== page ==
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Author: Sunil Gangopadhyay
Translator(s): Enakshi Chatterjee
Publisher: Orient Longman
ISBN/UPC (if available): 8125019022
Pratidwandi is set in the late 1960s when a sense of frustration and lack of purpose characterized the urban youth of Calcutta. There was cynicism and despair, and college students turned to communist ideology. Pratidwandi perfectly captures this mood. Siddhartha, the central character, is typical of this generation. His family had seen better days, but now with their tea estates lost, the father dead, and Sidhhartha, the eldest brother, unemployed, the family is compelled to send the young daughter to works. She rebels against this in a way which brings embarrassment and dishonor to the family, especially to Siddhartha. There is an intensity that defines Siddhartha from his integrity to his integrity to his seething rage.
The redeeming feature of this otherwise bleak novel is a streak of romanticism that runs through the narrative and the glimpse of a beautiful and innocent world which keeps the protagonist striving and the reader sympathetic to his cause.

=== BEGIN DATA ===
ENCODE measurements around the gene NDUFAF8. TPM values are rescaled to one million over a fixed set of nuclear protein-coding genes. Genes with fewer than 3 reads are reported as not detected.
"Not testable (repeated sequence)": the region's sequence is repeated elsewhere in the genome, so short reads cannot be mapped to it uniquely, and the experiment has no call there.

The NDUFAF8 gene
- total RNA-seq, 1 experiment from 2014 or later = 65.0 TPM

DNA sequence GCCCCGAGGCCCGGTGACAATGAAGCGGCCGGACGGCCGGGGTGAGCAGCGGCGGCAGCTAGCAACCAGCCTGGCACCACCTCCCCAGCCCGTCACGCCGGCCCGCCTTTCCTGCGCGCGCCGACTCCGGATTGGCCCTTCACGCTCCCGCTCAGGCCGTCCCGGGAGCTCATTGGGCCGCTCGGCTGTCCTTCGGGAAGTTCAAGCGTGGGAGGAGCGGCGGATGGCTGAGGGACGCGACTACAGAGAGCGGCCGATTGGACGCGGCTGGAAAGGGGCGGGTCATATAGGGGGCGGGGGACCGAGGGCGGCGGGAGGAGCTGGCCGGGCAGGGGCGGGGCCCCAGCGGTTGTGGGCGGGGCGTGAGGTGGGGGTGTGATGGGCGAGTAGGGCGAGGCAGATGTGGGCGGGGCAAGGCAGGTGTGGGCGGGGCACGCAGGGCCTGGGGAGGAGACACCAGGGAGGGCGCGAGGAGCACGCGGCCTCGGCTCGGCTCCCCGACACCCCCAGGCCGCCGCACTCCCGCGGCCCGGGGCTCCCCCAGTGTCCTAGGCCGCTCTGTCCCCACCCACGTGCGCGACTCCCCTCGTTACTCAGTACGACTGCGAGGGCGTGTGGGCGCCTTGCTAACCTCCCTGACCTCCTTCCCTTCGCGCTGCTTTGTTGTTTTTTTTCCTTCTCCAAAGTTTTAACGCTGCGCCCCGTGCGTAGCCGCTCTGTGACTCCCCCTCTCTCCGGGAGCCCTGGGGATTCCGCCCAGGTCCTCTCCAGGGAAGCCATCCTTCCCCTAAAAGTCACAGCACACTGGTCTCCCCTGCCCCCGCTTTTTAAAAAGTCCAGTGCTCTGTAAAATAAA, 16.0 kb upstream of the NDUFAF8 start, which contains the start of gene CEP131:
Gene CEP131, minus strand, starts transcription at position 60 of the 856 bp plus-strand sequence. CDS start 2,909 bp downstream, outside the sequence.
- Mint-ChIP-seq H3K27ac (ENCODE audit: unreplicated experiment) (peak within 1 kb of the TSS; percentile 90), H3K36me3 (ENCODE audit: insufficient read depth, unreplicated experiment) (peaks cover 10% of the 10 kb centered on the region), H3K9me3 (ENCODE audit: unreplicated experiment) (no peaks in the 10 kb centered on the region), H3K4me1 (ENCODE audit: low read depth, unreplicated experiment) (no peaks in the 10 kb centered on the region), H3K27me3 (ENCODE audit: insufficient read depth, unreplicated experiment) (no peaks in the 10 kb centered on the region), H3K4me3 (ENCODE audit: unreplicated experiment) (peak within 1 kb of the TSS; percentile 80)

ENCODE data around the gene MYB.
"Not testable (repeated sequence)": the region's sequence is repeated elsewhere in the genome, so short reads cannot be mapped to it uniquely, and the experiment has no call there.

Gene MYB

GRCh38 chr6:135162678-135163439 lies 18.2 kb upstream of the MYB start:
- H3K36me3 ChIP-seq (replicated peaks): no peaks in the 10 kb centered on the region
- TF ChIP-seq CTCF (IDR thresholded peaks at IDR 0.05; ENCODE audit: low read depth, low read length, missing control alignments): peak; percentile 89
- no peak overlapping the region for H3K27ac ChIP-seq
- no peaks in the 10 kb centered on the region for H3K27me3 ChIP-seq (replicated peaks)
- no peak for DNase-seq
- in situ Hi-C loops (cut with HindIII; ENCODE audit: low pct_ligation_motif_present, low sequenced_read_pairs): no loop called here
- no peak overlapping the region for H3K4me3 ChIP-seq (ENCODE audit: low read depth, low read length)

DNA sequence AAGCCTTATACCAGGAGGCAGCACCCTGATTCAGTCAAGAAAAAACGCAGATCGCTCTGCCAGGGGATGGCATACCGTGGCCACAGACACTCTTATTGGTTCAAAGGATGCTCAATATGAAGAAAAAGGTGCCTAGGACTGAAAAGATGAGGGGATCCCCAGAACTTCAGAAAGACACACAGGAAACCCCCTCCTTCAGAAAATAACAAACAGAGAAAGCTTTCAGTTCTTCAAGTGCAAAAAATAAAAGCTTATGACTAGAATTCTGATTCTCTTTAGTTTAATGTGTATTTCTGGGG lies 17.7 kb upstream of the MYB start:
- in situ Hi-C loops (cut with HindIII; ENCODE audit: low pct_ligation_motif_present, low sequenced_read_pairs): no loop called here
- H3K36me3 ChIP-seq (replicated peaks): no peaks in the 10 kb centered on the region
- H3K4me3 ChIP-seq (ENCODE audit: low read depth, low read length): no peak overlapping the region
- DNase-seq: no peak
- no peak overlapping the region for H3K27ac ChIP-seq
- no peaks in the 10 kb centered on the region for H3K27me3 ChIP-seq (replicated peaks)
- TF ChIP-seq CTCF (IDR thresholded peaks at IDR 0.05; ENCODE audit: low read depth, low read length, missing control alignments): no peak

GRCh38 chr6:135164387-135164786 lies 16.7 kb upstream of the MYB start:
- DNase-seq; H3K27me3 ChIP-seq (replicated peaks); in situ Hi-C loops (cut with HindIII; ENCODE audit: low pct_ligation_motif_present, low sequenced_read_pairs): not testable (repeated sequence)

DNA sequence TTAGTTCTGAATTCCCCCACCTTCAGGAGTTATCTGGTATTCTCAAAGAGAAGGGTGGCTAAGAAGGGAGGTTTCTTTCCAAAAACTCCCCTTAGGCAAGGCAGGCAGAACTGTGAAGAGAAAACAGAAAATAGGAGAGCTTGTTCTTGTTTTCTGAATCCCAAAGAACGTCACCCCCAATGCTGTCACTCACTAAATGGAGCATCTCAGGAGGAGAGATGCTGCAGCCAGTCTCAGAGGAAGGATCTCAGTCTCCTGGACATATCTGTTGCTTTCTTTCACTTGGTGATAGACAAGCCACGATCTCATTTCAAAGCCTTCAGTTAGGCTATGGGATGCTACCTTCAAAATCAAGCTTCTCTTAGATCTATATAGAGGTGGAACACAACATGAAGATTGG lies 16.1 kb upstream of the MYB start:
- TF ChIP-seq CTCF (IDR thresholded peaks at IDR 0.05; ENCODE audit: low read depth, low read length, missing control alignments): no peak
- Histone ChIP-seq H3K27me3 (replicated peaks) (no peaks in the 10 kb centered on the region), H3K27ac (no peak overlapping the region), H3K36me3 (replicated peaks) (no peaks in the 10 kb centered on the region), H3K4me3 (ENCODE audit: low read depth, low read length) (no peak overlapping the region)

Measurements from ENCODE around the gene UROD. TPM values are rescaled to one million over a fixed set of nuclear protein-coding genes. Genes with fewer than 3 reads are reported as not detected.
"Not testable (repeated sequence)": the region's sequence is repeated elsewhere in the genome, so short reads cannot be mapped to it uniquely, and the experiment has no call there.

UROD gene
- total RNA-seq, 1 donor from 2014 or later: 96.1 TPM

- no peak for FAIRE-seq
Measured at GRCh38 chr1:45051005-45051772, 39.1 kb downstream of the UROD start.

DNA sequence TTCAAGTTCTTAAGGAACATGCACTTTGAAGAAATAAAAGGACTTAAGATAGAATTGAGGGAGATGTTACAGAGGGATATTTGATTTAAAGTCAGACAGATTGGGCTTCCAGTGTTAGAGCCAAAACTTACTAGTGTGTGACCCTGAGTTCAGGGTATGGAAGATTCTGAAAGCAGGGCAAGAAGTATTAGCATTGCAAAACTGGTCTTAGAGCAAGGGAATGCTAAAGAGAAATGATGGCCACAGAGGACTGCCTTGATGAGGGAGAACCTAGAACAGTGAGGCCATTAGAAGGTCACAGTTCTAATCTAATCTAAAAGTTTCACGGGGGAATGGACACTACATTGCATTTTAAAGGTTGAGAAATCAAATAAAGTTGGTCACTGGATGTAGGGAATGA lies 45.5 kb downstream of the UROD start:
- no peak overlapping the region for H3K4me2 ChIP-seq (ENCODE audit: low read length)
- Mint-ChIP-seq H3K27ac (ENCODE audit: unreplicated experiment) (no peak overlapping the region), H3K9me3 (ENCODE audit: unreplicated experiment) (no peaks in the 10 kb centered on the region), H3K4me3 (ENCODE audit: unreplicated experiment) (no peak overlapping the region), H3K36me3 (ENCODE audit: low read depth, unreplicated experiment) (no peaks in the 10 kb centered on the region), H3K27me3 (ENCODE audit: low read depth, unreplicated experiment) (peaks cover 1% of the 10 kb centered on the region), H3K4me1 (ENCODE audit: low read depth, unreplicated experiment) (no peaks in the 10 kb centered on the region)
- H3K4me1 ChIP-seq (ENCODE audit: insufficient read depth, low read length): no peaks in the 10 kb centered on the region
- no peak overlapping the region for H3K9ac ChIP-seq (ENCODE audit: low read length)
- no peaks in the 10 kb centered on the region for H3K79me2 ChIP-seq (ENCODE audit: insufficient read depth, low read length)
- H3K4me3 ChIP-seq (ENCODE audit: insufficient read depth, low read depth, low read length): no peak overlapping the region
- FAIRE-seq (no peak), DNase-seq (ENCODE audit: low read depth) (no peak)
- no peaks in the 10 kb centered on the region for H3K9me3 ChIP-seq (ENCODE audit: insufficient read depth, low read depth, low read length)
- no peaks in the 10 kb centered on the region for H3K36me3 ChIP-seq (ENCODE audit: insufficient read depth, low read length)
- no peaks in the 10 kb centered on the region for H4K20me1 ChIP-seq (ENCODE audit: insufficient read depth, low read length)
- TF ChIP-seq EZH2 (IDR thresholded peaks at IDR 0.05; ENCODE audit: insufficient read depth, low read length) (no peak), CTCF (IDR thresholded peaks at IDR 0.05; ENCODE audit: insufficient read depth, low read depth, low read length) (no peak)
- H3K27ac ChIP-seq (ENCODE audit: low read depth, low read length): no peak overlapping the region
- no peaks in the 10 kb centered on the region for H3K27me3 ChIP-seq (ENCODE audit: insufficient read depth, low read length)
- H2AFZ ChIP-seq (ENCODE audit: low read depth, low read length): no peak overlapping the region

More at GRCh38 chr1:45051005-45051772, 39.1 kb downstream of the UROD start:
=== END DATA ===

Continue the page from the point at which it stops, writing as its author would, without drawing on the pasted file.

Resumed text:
Satyajit Ray made a film of this story. For him, Sunil Gangopadhyay is a very visual writer. The characters, incidents and relationships are all largely built up by means of sensitively observed external details, If the surface appears simple there is depth and density underneath.
According to Ashapurna Devi, an admirer of Sunil Gangopadhyay, The sensibility of a real artist can turn the common into uncommon, the ordinary into extraordinary. Sunil has the power to light up these areas. The light is clear but not dazzling.